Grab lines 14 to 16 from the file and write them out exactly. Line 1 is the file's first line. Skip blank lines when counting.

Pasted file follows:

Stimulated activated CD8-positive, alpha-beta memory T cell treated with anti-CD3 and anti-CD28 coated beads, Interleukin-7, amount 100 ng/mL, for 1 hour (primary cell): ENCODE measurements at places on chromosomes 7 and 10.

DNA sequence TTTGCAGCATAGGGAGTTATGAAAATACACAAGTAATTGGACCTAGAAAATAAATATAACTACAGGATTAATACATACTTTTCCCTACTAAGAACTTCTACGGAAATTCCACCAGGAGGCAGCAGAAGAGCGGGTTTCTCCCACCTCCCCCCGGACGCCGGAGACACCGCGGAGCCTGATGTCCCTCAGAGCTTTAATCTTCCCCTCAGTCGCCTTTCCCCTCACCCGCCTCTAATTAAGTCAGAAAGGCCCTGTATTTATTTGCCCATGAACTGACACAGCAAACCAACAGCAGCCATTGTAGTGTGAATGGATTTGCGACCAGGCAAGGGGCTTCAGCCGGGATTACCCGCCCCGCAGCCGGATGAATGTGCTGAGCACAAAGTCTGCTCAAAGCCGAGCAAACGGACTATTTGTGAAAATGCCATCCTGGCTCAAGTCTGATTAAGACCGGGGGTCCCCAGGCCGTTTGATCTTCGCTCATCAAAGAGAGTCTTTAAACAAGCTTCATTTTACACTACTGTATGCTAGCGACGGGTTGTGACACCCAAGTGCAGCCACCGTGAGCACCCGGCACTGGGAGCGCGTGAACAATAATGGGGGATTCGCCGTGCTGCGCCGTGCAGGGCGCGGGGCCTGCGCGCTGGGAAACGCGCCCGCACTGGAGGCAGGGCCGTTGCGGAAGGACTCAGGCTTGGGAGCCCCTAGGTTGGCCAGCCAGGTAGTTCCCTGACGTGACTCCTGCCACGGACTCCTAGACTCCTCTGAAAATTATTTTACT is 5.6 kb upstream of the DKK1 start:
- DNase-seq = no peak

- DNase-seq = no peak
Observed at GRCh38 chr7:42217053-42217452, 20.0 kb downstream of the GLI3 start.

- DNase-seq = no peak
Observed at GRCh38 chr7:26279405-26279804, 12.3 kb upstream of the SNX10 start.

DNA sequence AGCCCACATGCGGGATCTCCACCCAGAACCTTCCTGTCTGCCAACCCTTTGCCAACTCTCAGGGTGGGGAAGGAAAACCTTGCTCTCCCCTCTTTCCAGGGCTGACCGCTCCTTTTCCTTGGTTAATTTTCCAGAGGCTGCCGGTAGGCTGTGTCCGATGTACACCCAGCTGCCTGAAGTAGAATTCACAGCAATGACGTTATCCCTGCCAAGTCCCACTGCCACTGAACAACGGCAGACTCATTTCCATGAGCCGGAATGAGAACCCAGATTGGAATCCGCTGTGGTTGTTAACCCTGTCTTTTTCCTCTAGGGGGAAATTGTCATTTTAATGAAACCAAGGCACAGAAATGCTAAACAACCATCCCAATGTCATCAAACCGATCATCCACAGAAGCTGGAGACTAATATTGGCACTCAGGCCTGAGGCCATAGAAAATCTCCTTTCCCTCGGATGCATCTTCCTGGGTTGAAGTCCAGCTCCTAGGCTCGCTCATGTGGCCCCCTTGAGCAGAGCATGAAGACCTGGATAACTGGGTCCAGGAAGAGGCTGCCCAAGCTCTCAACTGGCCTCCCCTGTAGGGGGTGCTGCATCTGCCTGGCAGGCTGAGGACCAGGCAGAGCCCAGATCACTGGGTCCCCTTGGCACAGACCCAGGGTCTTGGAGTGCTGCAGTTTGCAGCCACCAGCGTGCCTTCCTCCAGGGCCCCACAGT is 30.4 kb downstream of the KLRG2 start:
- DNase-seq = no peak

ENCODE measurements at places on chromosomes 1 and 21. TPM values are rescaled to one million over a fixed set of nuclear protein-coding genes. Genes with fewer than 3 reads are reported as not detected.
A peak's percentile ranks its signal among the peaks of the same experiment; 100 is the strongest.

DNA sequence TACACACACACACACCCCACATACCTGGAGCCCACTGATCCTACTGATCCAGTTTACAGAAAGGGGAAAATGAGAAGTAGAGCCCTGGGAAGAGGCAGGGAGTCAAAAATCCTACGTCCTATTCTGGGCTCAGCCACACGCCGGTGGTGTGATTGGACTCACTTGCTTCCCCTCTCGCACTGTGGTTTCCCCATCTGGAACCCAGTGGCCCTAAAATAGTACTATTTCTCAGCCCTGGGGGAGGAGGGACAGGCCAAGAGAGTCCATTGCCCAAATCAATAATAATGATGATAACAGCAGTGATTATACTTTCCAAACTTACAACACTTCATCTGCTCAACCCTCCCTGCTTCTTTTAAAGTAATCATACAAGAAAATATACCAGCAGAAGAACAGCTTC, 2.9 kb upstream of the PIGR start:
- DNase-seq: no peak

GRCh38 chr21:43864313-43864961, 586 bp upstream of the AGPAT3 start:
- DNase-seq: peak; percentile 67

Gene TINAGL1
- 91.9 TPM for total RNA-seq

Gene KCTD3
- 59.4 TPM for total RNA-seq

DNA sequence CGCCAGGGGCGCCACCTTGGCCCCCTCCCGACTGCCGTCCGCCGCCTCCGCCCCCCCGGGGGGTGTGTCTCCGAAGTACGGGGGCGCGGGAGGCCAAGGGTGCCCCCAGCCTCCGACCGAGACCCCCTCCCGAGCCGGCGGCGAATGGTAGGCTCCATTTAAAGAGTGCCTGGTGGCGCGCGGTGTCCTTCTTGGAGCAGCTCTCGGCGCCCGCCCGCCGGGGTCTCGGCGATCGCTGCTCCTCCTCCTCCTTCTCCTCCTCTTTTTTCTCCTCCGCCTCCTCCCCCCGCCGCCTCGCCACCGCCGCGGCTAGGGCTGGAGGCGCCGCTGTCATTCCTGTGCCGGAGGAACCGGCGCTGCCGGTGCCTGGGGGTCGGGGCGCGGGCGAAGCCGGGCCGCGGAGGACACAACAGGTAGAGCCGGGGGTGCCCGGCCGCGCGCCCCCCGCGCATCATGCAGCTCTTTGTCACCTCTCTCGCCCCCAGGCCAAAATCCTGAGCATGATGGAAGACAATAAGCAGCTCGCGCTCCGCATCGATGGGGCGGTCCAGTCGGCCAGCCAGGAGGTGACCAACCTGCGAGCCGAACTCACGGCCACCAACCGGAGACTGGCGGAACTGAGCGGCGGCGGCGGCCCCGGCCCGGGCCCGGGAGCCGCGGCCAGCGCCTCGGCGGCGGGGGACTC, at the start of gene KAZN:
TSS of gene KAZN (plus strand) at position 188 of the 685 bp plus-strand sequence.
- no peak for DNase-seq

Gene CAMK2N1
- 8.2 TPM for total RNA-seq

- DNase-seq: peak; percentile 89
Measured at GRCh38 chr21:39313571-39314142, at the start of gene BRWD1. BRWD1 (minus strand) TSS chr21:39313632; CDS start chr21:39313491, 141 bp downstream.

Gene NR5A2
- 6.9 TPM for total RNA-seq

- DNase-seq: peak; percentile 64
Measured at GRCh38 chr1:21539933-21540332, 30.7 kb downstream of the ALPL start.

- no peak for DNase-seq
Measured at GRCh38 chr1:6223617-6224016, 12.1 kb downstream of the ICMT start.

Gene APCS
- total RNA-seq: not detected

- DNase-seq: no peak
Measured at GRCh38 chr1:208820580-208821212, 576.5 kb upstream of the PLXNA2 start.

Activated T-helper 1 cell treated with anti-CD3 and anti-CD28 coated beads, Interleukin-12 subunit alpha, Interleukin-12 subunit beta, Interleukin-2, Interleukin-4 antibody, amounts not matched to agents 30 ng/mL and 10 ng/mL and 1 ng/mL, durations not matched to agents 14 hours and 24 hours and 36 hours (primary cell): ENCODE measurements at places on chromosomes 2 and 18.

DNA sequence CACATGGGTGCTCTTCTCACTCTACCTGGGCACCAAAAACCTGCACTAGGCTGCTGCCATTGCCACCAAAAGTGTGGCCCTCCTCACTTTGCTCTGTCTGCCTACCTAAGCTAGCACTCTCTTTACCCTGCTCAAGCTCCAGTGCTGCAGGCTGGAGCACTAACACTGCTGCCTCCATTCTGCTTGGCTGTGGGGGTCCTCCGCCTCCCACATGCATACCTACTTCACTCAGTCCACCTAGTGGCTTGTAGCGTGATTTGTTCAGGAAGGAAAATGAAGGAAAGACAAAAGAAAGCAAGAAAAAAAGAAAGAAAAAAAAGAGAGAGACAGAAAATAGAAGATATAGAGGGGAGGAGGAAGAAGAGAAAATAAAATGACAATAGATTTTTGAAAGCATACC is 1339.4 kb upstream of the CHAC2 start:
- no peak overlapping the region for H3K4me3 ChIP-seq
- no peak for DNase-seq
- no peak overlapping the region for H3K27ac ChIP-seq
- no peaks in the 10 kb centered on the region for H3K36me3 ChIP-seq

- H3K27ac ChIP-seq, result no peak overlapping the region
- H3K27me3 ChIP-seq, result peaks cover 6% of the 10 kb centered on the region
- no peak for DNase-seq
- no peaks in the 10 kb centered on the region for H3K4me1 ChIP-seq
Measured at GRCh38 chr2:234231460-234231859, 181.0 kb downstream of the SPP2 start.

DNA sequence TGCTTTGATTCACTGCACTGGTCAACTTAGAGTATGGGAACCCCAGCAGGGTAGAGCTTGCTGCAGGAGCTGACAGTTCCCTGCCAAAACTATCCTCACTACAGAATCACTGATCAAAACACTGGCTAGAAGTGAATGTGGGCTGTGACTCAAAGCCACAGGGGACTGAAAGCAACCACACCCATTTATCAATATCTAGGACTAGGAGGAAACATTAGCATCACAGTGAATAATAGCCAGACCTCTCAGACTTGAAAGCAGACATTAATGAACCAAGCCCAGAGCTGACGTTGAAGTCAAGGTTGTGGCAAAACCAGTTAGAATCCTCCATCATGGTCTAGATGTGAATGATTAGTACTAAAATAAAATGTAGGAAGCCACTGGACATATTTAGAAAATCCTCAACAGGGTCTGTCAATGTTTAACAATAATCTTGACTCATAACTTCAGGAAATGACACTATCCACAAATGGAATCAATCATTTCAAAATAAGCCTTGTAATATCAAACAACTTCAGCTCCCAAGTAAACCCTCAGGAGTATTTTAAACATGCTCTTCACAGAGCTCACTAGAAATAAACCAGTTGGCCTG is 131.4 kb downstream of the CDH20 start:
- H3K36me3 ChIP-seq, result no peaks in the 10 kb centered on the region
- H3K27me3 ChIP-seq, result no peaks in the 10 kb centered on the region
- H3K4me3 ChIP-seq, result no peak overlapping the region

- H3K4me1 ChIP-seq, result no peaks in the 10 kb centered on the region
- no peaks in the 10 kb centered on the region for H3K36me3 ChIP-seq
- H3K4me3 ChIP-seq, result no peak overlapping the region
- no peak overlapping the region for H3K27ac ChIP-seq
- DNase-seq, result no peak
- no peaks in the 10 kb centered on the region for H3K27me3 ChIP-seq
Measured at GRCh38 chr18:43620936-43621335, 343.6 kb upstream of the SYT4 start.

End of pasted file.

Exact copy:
GRCh38 chr21:43864313-43864961, 586 bp upstream of the AGPAT3 start:
- DNase-seq: peak; percentile 67

Gene TINAGL1